The week spanning from Monday November 10th to Friday November 14th saw the usual fluctuations, excitement and uncertainty that we at DRWakefield have grown to expect from the global coffee market during our 40 years of trading.
Here, we're going to break down our latest market report to examine the week's goings-on in a little more detail, looking at the value of different currencies around the world, as well as how many beans various countries exported.
Japan hasn't featured in one of our reports for a little while, but the country's current financial situation – which has seen its economy sink into a state of recession during the third quarter of 2014 – has prompted renewed speculation that an election could be imminent.
In light of this, the conversion rate between the US dollar and the Japanese Yen reached a seven-year high last week, climbing to JPY 116.38.
Elsewhere on the market, the value of the pound sterling in comparison the the US dollar dropped during the five-day trading period, falling to a low of $1.5692.
This decrease is being attributed to the findings of the latest Royal Institute of Chartered Surveyors report, which saw the overall value of the pound dropping to its lowest point for 14 months.
Arabica versus Robusta
We at DRWakefield also like to keep an eye on the market performance of the Arabica and Robusta varieties of coffee, with it being a fairly quiet and uneventful week for the former between the 10th and 14th. Between Monday and Friday, Arabica's value only fluctuated by 11 cents.
With regard to Robusta, it was also a somewhat slow week in terms of market value, but figures from Vietnam – the world's largest producer of this variety – show around 95,800 tonnes, or 1.60 million 60 kg bags, of the coffee were exported from the country during October. This indicated a decrease of 1.6 per cent when compared to the previous month.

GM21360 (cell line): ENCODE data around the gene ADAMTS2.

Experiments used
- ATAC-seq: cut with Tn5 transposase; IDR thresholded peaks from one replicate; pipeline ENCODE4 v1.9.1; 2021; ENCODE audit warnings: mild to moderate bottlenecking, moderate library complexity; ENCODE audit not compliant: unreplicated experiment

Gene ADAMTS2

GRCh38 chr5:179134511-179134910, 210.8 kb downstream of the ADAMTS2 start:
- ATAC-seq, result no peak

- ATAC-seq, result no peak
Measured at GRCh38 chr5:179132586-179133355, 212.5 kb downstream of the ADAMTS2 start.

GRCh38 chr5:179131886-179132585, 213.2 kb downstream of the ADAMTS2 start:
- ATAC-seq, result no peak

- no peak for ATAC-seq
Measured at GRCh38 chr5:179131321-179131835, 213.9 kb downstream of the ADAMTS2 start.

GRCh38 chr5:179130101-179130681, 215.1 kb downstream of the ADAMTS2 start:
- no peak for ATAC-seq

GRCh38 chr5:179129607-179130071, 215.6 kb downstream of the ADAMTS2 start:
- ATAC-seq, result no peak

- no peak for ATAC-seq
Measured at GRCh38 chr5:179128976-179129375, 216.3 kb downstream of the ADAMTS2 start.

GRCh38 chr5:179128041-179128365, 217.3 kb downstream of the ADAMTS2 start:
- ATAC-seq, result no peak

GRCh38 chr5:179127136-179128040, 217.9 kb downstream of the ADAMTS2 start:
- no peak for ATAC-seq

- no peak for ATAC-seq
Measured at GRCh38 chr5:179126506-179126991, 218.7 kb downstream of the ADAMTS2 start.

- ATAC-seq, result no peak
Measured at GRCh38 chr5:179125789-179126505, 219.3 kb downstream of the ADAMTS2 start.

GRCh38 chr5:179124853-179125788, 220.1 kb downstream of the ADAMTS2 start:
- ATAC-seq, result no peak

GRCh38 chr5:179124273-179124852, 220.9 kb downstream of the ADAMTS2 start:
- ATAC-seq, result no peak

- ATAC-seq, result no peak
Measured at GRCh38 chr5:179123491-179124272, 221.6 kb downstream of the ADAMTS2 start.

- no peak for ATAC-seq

However, India had a successful week regarding Robusta exports too, auctioning off some 140,892 kg of the variety, with around 43,000 kg being purchased by traders.
The Indian auction also had 97,104 kg of Arabica coffee on offer.
Global coffee performance
As usual, all eyes were on Brazil, the world's biggest coffee-producing country, during the five-day trading period, with an optimistic stance emerging following the severe drought issues it has experienced this year so far.
Speaking at Thursday 13th's Sintercafe conference in San Jose, John Wolthers of Comexim predicted that Brazil will produce between 44 and 47 million 60 kg bags of coffee next year, with Arabica beans accounting for 28 to 31 million of these.
Mr Wolthers' forecast is slightly below that of the official estimate released back in September, which anticipated that 48.8 million bags would be cultivated during the coming season.
In the East African bean basket, both Tanzania and Kenya saw the price of their coffee fall slightly, with this being partly attributed to slow demand from the London and New York markets in the former.
Kenya's AA grade coffee dropped in value by one per cent at the week's auction, according to data from the Nairobi Coffee Exchange.
Elsewhere in the coffee-producing world, export figures for the first month of Vietnam's 2014-15 crop year were released during the week, with the 95,800 tonnes shipped abroad falling slightly short of traders' initial expectations of 100,000 tonnes. However, the official estimate from the country's government came in at 105,000 tonnes, meaning the actual yield was significantly below the forecast.
As harvest season continues for many of the world's biggest coffee-growing countries over the coming weeks and months, we at DRWakefield will of course be keeping track of happenings, so make sure you're keeping up to date with our market reports here.